Business Ethics Quarterly 9 (4):603-617 (1999)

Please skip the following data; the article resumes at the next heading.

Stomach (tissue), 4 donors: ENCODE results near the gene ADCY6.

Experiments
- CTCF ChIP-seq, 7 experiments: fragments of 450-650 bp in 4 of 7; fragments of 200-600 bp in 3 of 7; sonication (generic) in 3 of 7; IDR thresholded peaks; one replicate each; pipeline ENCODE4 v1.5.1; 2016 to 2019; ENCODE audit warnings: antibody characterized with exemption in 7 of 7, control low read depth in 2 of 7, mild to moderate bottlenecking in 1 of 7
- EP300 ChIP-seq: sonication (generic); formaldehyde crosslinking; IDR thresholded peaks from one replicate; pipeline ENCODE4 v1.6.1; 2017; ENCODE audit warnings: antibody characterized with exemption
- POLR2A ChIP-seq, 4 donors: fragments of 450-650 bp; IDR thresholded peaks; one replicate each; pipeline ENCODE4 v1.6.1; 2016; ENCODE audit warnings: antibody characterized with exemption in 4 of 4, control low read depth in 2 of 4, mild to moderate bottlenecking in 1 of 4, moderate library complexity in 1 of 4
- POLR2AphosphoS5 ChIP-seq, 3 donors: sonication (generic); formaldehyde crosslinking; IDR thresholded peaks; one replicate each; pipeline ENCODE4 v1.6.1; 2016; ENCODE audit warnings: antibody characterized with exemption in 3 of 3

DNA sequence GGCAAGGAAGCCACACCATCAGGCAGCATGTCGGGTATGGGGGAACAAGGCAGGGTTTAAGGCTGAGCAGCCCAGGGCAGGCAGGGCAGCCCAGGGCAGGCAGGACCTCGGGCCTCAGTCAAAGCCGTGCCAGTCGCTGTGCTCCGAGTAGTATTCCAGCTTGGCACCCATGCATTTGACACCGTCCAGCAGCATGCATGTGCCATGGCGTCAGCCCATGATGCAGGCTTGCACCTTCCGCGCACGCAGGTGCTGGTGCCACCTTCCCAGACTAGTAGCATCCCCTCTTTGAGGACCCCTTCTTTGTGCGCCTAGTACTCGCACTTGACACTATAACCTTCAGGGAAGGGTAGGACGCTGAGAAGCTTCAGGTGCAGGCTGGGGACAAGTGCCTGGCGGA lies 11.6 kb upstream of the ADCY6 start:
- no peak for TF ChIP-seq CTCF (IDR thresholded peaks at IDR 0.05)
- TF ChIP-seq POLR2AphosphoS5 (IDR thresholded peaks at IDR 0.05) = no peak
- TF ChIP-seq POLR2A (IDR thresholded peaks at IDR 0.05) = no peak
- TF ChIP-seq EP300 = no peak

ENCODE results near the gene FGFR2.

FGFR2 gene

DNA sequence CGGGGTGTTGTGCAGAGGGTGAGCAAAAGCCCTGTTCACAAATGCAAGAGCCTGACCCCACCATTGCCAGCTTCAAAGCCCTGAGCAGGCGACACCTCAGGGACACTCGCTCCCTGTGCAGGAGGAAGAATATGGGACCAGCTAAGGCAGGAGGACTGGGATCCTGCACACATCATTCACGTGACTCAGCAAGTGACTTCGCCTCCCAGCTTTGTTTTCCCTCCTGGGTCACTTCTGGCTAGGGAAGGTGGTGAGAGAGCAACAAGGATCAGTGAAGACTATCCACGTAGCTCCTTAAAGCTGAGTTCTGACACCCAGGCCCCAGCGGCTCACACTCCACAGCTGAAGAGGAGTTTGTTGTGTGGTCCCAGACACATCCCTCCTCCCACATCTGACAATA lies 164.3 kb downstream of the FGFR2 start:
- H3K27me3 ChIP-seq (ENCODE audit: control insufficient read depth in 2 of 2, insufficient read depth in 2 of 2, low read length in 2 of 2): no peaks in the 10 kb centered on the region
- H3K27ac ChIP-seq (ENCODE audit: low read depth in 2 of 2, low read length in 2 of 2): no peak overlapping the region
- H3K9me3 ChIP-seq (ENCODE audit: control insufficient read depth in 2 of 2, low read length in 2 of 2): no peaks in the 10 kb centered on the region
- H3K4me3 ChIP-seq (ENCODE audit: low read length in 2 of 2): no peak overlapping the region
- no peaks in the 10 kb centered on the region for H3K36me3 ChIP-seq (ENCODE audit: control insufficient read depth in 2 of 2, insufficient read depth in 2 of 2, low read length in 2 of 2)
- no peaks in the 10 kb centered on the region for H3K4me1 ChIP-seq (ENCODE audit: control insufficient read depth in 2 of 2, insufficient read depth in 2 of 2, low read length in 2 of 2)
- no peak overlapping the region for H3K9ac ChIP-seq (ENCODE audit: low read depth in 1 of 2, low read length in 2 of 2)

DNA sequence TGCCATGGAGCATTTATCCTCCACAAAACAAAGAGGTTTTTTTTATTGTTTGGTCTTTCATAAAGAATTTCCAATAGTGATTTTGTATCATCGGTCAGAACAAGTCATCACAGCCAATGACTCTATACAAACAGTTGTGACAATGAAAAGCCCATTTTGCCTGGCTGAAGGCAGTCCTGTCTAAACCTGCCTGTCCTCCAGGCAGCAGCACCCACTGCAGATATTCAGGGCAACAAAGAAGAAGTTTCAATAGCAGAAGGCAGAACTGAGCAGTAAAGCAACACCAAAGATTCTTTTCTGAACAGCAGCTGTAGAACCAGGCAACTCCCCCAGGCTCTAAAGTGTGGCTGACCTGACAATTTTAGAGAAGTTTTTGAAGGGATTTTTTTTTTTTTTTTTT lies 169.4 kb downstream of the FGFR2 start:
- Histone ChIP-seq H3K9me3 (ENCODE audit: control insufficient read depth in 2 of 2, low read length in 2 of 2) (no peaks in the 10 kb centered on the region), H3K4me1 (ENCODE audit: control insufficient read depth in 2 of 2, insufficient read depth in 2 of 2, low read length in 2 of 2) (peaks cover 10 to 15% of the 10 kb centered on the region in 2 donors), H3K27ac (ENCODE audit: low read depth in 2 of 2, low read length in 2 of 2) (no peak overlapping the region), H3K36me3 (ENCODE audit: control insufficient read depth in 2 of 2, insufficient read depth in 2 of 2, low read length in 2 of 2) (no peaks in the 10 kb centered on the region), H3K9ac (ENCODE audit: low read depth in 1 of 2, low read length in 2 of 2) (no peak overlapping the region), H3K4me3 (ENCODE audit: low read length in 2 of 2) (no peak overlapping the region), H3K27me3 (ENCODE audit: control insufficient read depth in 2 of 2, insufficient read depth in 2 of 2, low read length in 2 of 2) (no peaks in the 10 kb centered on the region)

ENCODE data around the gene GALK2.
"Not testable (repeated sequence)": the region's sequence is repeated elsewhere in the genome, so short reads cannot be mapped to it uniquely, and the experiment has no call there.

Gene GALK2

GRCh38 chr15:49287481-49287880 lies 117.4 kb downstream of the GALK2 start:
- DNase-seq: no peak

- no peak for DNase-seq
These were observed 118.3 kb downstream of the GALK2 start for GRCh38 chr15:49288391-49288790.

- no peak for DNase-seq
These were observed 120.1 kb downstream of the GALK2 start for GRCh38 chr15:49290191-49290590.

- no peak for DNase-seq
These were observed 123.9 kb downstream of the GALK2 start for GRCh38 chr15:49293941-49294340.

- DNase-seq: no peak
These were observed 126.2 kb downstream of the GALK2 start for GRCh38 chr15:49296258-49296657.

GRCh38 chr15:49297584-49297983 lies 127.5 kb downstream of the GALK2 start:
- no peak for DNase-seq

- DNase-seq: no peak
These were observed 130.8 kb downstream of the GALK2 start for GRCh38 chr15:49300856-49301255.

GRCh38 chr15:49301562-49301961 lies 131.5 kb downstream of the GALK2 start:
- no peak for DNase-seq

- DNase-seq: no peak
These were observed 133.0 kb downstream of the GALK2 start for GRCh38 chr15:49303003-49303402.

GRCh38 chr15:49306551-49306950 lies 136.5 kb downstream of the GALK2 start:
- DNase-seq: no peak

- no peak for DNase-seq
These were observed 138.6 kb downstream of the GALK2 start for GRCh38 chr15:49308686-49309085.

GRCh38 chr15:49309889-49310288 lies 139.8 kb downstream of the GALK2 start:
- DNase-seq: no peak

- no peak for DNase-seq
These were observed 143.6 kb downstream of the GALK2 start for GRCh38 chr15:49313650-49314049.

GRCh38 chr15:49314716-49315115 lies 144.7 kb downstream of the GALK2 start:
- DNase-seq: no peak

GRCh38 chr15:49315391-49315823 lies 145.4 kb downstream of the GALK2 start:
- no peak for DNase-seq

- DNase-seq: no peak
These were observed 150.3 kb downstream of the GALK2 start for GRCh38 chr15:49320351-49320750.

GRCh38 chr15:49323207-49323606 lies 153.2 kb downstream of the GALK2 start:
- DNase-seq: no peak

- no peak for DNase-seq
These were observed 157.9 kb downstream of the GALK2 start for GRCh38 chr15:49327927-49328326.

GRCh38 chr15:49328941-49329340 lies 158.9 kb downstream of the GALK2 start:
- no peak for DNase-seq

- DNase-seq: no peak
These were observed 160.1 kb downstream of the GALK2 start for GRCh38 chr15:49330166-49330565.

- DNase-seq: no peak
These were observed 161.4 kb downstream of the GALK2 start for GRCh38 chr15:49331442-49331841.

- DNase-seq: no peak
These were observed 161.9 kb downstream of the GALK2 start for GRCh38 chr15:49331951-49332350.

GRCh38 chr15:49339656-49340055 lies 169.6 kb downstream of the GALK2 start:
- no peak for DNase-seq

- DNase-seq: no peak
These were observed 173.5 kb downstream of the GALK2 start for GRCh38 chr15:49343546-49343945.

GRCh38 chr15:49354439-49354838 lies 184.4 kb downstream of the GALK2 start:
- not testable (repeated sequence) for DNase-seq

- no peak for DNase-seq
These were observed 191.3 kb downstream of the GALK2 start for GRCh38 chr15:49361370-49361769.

|Abstract||Legal issues have long been a prominent part of the discourse of business ethics. This widespread attention to legal questions within business ethics arises primarily because specific legal issues are as a practical matter often intertwined with prominent ethical issues occurring in the workplace. Many of the central issues of business ethics—issues such as whistle blowing, insider trading, and workplace privacy—have significant legal dimensions.But this widespread attention to specific legal issues obscures a more significant deficiency within business ethics. This deficiency relates to the consideration of law at a much more fundamental level. Business ethics lacks any developed awareness of the images of law within its discourse.Unlike jurisprudence, the field of business ethics has little in the way of fully developed models or concepts of law. Rather, ourunderstanding of the law here exists more at the level of images—general, unreflected-upon depictions of the law, determinate in someaspects, indeterminate in others.Such images are epistemologically potent, containing unexamined assumptions and exerting an often unrecognized influence over the development of our knowledge. As such, they deserve our attention, especially within a newly evolving field such as business ethics. Of particular importance to business ethics is how such images portray the relation of law to ethics|
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